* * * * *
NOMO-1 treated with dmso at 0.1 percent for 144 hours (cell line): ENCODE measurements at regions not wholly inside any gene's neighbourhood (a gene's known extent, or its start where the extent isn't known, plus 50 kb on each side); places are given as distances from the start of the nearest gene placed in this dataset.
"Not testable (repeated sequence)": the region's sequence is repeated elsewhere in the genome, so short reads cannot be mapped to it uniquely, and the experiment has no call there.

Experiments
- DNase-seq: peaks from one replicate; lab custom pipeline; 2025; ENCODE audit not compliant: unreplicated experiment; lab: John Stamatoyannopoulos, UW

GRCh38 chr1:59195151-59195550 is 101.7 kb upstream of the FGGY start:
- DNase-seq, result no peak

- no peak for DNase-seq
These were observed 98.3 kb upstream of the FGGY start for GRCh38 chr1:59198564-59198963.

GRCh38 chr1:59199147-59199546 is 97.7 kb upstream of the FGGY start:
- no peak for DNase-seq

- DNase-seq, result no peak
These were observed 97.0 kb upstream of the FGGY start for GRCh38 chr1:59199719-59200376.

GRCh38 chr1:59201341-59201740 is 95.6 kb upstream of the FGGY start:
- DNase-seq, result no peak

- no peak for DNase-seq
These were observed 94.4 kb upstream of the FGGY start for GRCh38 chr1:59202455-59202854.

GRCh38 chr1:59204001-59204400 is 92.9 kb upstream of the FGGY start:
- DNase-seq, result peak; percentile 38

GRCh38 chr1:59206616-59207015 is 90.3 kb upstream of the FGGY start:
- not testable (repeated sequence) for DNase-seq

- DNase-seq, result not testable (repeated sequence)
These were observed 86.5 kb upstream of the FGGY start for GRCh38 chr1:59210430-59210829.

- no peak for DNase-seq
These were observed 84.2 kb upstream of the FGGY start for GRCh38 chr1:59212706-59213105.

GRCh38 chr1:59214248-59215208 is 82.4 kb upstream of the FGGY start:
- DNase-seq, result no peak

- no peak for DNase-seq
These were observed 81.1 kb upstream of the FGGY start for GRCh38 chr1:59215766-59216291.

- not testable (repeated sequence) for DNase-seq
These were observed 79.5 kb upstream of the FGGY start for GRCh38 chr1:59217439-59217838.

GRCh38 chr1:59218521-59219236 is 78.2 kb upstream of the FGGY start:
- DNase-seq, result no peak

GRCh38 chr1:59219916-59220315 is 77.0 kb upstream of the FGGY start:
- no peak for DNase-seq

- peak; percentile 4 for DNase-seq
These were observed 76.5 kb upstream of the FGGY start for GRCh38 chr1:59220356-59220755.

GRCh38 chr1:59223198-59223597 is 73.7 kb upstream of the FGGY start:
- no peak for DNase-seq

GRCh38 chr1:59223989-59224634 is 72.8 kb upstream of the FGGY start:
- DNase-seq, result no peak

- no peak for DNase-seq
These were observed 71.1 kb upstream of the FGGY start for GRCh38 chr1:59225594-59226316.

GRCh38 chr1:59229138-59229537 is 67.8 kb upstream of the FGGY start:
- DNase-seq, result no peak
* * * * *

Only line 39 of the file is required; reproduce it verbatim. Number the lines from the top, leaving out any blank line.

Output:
GRCh38 chr1:59223989-59224634 is 72.8 kb upstream of the FGGY start: